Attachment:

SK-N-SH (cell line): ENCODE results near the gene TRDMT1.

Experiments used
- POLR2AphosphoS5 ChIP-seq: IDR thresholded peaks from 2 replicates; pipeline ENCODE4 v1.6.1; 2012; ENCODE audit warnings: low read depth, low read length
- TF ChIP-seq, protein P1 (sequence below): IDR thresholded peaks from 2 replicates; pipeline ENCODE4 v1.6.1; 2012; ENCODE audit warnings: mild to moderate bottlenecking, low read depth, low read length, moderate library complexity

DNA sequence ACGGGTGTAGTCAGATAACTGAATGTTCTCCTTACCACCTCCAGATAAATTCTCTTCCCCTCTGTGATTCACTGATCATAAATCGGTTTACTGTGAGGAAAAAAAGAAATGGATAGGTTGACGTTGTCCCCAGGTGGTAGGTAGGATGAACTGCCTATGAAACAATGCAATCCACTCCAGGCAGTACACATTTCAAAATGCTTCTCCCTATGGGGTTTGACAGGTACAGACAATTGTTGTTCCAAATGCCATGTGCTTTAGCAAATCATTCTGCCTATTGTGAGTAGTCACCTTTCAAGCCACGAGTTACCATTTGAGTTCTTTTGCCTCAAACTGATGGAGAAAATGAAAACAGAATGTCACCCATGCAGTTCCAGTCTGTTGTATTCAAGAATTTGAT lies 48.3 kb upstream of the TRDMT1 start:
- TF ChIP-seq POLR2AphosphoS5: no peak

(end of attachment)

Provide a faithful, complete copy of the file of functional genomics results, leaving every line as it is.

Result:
SK-N-SH (cell line): ENCODE results near the gene TRDMT1.

Experiments used
- POLR2AphosphoS5 ChIP-seq: IDR thresholded peaks from 2 replicates; pipeline ENCODE4 v1.6.1; 2012; ENCODE audit warnings: low read depth, low read length
- TF ChIP-seq, protein P1 (sequence below): IDR thresholded peaks from 2 replicates; pipeline ENCODE4 v1.6.1; 2012; ENCODE audit warnings: mild to moderate bottlenecking, low read depth, low read length, moderate library complexity

DNA sequence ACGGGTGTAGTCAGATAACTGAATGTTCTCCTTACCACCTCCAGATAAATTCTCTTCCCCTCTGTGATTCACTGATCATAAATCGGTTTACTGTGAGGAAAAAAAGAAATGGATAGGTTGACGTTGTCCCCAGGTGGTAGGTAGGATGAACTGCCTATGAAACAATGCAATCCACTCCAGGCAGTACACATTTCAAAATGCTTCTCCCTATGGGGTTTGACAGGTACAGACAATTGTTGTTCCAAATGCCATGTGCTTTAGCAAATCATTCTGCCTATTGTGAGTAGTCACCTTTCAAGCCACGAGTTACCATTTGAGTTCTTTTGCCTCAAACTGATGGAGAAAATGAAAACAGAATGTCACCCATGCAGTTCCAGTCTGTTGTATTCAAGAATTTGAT lies 48.3 kb upstream of the TRDMT1 start:
- TF ChIP-seq POLR2AphosphoS5: no peak